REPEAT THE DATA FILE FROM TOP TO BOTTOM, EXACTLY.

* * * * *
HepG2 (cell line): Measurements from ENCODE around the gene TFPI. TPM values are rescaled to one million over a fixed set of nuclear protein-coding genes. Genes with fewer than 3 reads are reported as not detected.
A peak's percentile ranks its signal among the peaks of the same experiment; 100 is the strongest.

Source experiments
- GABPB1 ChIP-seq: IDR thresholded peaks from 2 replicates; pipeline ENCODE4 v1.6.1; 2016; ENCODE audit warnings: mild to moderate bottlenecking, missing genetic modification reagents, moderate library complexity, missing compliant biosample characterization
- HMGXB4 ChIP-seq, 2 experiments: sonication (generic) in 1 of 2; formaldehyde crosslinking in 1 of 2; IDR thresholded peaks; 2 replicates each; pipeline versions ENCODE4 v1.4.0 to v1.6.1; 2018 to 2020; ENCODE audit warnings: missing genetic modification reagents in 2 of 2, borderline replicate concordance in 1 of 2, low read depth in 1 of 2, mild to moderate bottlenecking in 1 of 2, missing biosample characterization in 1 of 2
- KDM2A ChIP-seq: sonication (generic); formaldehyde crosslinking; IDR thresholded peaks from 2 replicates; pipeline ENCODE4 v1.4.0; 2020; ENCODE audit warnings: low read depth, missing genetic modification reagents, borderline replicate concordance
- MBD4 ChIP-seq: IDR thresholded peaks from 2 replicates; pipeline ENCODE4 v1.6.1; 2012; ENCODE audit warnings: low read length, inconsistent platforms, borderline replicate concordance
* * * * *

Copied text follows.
HepG2 (cell line): Measurements from ENCODE around the gene TFPI. TPM values are rescaled to one million over a fixed set of nuclear protein-coding genes. Genes with fewer than 3 reads are reported as not detected.
A peak's percentile ranks its signal among the peaks of the same experiment; 100 is the strongest.

Source experiments
- GABPB1 ChIP-seq: IDR thresholded peaks from 2 replicates; pipeline ENCODE4 v1.6.1; 2016; ENCODE audit warnings: mild to moderate bottlenecking, missing genetic modification reagents, moderate library complexity, missing compliant biosample characterization
- HMGXB4 ChIP-seq, 2 experiments: sonication (generic) in 1 of 2; formaldehyde crosslinking in 1 of 2; IDR thresholded peaks; 2 replicates each; pipeline versions ENCODE4 v1.4.0 to v1.6.1; 2018 to 2020; ENCODE audit warnings: missing genetic modification reagents in 2 of 2, borderline replicate concordance in 1 of 2, low read depth in 1 of 2, mild to moderate bottlenecking in 1 of 2, missing biosample characterization in 1 of 2
- KDM2A ChIP-seq: sonication (generic); formaldehyde crosslinking; IDR thresholded peaks from 2 replicates; pipeline ENCODE4 v1.4.0; 2020; ENCODE audit warnings: low read depth, missing genetic modification reagents, borderline replicate concordance
- MBD4 ChIP-seq: IDR thresholded peaks from 2 replicates; pipeline ENCODE4 v1.6.1; 2012; ENCODE audit warnings: low read length, inconsistent platforms, borderline replicate concordance